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Biomarkers for Alzheimer's disease in plasma, serum and blood - conceptual and practical problems

Overview of attention for article published in Alzheimer's Research & Therapy, January 2013
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  • Good Attention Score compared to outputs of the same age (71st percentile)
  • Average Attention Score compared to outputs of the same age and source

Mentioned by

twitter
1 tweeter
patent
1 patent
facebook
1 Facebook page

Citations

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48 Dimensions

Readers on

mendeley
96 Mendeley
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Title
Biomarkers for Alzheimer's disease in plasma, serum and blood - conceptual and practical problems
Published in
Alzheimer's Research & Therapy, January 2013
DOI 10.1186/alzrt164
Pubmed ID
Authors

Douglas Galasko, Todd E Golde

Abstract

Substances produced throughout the body are detectable in the blood, which is the most common biological fluid used in clinical testing. Biomarkers for Alzheimer's disease (AD) have long been sought in the blood, but none has become an established or validated diagnostic test. Companion reviews in Alzheimer's Research & Therapy will review specific types of biomarkers or applications; in this overview, we cover key concepts related to AD blood biomarker studies in general. Reasons for the difficulty of detecting markers of a brain-specific disorder, such as AD, in the blood are outlined; these pose conceptual challenges for blood biomarker discovery and development. Applications of blood tests in AD go beyond screening and diagnostic testing; other potential uses are risk assessment, prognostication, and evaluation of treatment target engagement, toxicity, and outcome. Opportunities and questions that may surround these different uses are discussed. A systematic approach to biomarker discovery, detection, assay development and quality control, sample collection, handling and storage, and design and analysis of clinical studies needs to be implemented at every step of discovery and translation to identify an interpretable and useful biomarker.

Twitter Demographics

The data shown below were collected from the profile of 1 tweeter who shared this research output. Click here to find out more about how the information was compiled.

Mendeley readers

The data shown below were compiled from readership statistics for 96 Mendeley readers of this research output. Click here to see the associated Mendeley record.

Geographical breakdown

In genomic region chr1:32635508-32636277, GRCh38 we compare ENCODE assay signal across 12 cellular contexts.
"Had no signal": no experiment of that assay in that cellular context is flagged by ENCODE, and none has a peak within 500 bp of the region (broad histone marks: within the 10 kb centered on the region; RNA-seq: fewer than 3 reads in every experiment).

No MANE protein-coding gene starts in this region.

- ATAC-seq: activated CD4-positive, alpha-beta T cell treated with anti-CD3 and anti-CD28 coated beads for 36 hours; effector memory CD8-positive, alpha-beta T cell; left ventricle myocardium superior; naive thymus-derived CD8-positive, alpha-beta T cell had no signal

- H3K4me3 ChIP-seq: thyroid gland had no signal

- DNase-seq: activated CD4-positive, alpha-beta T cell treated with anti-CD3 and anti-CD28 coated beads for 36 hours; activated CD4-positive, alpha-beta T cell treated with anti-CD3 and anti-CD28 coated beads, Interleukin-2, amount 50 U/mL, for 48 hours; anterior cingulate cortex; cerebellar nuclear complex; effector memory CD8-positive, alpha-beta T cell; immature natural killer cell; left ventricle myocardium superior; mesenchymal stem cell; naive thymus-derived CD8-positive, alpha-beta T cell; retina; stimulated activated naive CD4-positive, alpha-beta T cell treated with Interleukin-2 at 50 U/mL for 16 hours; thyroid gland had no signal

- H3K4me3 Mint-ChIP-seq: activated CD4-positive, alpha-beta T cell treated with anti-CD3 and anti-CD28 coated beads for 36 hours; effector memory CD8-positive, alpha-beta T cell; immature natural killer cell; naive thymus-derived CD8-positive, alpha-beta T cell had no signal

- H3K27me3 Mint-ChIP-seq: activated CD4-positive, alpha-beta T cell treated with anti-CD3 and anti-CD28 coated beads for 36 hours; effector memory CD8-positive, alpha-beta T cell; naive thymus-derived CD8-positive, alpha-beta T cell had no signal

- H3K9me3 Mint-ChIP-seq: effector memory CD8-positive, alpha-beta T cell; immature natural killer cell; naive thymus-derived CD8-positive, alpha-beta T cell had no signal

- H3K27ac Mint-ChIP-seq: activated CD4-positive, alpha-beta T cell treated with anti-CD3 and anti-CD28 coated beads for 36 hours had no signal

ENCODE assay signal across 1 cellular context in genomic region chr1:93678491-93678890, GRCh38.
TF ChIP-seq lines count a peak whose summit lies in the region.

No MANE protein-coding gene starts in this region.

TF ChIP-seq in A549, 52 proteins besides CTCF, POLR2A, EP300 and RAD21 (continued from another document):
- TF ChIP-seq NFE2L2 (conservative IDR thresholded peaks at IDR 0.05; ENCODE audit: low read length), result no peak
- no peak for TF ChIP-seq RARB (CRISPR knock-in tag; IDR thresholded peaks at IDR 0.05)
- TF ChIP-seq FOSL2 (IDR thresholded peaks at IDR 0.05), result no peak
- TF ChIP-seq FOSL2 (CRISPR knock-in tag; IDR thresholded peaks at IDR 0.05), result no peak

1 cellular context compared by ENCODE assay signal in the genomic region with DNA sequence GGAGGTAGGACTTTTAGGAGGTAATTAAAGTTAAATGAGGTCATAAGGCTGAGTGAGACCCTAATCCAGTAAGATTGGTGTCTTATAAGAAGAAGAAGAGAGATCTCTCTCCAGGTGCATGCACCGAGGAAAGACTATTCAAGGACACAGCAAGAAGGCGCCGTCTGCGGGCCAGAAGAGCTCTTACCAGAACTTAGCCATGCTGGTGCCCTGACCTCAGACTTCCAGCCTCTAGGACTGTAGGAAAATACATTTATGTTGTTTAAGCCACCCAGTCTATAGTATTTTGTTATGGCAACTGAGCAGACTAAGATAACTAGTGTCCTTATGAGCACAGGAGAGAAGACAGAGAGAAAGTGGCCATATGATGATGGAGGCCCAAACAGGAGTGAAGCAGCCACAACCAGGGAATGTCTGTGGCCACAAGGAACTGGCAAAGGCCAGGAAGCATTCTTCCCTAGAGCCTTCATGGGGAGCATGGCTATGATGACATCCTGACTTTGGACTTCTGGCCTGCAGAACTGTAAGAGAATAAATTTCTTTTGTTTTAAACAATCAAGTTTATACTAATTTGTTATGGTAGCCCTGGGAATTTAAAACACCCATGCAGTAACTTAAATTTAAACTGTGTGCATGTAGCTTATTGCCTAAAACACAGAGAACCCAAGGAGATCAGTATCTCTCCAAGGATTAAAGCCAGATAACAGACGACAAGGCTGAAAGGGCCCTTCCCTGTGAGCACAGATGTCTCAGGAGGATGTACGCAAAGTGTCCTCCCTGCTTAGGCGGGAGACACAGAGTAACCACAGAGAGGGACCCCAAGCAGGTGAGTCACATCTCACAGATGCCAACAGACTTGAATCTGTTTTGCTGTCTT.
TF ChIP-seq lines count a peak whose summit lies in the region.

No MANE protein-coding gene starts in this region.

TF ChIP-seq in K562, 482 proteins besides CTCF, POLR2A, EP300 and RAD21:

Country Count As %
United States 1 1%
Unknown 95 99%

Demographic breakdown

Readers by professional status Count As %
Student > Ph. D. Student 20 21%
Student > Master 17 18%
Researcher 11 11%
Student > Bachelor 11 11%
Student > Doctoral Student 4 4%
Other 14 15%
Unknown 19 20%
Readers by discipline Count As %
Agricultural and Biological Sciences 17 18%
Medicine and Dentistry 15 16%
Neuroscience 11 11%
Biochemistry, Genetics and Molecular Biology 9 9%
Chemistry 4 4%
Other 13 14%
Unknown 27 28%

Attention Score in Context

This research output has an Altmetric Attention Score of 4. This is our high-level measure of the quality and quantity of online attention that it has received. This Attention Score, as well as the ranking and number of research outputs shown below, was calculated when the research output was last mentioned on 23 September 2021.
All research outputs
#6,923,674
of 22,703,044 outputs
Outputs from Alzheimer's Research & Therapy
#1,015
of 1,204 outputs
Outputs of similar age
#75,767
of 280,698 outputs
Outputs of similar age from Alzheimer's Research & Therapy
#29
of 47 outputs
Altmetric has tracked 22,703,044 research outputs across all sources so far. This one has received more attention than most of these and is in the 68th percentile.
So far Altmetric has tracked 1,204 research outputs from this source. They typically receive a lot more attention than average, with a mean Attention Score of 24.1. This one is in the 15th percentile – i.e., 15% of its peers scored the same or lower than it.
Older research outputs will score higher simply because they've had more time to accumulate mentions. To account for age we can compare this Altmetric Attention Score to the 280,698 tracked outputs that were published within six weeks on either side of this one in any source. This one has gotten more attention than average, scoring higher than 71% of its contemporaries.
We're also able to compare this research output to 47 others from the same source and published within six weeks on either side of this one. This one is in the 36th percentile – i.e., 36% of its contemporaries scored the same or lower than it.